Programming: Getting Started

So, what exactly is programming, what is it good for? Esentially, programming is just writing a collection of words (most of the time they're words, not always) that, when rendered with the right software, produce software. This page you're reading, for example, would be the software: I typed it all out, along with HTML code, the result being this page. If in your browser you click and/or right-click and choose "View Source" you can see the HTML for this page. Anything in the 'source' of this page with <> around it is HTML. The HTML isn't too helpful as just text, it's only useful when rendered in a browser. This is the basics of programming: You write 'source code' that translates into some sort of software.
HTML is probably the simplest, and least powerful, language out there. It generally only produces wepages. Depending on what you want to do, there are different languages for the task: General purpose language for making any type of software, other wepage-oriented languages, languages for controlling hardware such as microcontrollers, etc.
So, what exactly should YOU learn? That depends. What do you want to do?

If you want to...

Design Webpages - learn HTML. I said before, this is probably the easiest language in existance. You can learn it quickly and easily, and be making a webpage in minutes. It starts off easy and never gets very complicated. if you intend to make a webpage, you don't really have much else choice; there are other web-oriented languages, but they supplement HTML, they don't replace it.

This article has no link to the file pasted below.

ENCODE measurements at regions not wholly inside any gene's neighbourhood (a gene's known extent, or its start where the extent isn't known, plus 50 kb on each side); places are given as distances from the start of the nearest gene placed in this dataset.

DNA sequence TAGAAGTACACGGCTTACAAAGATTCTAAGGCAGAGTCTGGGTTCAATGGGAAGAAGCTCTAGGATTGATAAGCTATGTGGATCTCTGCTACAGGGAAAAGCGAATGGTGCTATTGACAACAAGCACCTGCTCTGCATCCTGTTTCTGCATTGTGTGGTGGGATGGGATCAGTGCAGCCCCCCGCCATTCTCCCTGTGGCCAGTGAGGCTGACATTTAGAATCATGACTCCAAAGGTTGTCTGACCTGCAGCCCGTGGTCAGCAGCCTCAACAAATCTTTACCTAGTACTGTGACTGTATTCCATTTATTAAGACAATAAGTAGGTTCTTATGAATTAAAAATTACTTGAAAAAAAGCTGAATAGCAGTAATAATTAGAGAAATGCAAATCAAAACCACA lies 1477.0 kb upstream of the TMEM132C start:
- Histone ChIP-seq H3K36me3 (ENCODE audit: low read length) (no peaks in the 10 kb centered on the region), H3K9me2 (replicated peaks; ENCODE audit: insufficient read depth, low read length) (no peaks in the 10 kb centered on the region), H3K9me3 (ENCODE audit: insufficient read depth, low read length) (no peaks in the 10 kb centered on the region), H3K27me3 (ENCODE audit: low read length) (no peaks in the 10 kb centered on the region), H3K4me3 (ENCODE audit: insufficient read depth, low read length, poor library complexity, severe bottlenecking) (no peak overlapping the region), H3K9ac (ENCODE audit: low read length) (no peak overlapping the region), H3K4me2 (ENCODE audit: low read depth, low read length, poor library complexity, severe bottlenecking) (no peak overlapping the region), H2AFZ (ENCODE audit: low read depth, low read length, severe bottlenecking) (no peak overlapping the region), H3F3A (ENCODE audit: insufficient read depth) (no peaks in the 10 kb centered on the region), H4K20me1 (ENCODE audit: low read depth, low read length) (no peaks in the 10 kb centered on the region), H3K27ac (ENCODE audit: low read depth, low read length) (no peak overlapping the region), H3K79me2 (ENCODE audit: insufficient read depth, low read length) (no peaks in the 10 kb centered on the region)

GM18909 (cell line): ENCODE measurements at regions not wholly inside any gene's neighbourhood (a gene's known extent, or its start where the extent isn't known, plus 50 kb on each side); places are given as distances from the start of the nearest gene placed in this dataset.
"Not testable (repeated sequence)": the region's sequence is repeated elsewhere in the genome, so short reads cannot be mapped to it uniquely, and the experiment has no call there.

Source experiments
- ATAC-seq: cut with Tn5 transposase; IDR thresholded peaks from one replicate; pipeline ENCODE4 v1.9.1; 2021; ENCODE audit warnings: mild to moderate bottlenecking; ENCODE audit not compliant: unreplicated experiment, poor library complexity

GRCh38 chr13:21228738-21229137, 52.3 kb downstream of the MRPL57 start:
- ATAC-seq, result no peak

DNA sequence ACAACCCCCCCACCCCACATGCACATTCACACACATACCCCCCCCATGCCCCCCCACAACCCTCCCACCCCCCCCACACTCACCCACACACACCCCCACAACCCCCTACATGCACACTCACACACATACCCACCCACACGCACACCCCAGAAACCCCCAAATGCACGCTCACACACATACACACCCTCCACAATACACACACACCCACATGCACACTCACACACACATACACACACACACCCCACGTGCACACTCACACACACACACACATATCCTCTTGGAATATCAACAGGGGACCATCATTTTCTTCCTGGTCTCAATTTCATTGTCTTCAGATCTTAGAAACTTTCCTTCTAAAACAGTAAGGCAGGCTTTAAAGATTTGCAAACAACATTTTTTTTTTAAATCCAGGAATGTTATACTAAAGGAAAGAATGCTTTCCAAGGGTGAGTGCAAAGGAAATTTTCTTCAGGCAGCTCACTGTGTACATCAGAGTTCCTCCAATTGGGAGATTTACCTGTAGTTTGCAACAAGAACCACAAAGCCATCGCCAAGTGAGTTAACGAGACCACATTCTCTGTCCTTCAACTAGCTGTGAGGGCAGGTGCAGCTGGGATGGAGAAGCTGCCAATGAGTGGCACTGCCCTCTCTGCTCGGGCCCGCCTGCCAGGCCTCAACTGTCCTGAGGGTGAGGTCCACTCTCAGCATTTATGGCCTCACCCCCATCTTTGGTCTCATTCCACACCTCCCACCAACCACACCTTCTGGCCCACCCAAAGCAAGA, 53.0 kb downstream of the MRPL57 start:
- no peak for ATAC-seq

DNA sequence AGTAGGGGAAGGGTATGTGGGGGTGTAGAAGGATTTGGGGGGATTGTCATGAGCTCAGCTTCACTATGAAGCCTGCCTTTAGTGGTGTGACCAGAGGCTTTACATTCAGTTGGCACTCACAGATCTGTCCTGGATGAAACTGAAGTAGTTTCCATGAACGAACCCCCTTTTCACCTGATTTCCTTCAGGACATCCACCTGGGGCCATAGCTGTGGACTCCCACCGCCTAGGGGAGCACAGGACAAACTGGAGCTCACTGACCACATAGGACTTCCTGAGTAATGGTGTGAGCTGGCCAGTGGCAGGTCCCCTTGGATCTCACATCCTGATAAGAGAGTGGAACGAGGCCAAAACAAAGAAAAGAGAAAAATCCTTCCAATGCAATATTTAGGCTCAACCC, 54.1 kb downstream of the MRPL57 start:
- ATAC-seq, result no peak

With HTML you can make quite complex pages, but if you want to add any sort of interactivity or dynamic content whatsoever, you'll have to learn another language in addition: some examples are Java, JavaScript (java and javascript are very different. These two names are not interchangable), Perl, VBScript, PHP, and there are many others.

Write all other kinds of software - Learn a traditional, general purpose language. Of these I would recommend either BASIC or C. BASIC is good for beginners because it shields you from much of the inner workings of the computer. However, ultimately, you'll probably move on from BASIC as it's not too powerful. And, ultimately, you'll probably migrate to C, so, why not just start there. Certainly, there's no reason not to. C is almost as simple, more powerful, more widely supported, and just makes more sense. Once you master C you can move on to C++, and extension of C with many more features. There are tons of other languages out there, I'm only speaking for ones I've programmed in.

So, what It all comes down to is: read up on the different languages out there, and be aware of the limitations of each. Some links to helpful information and tutorials, as well as tutorials I've written, are provided below. For whatever language you choose, you'll need to obtain proper software in run your code. Most languages are "compiled" - a compiler is a program that turns your code into code the computer can use and execute. You'll find that some languages are slowly dying - BASIC, for example, its most popular dialects are QBASIC and Visual Basic. QBASIC is DOS-Based, and since DOS is all but dead, QBASIC is slowly disappearing. Visual Basic, which is considerably different, is windows based, and is still quite alive.
Browse through the links and find a language that suits your needs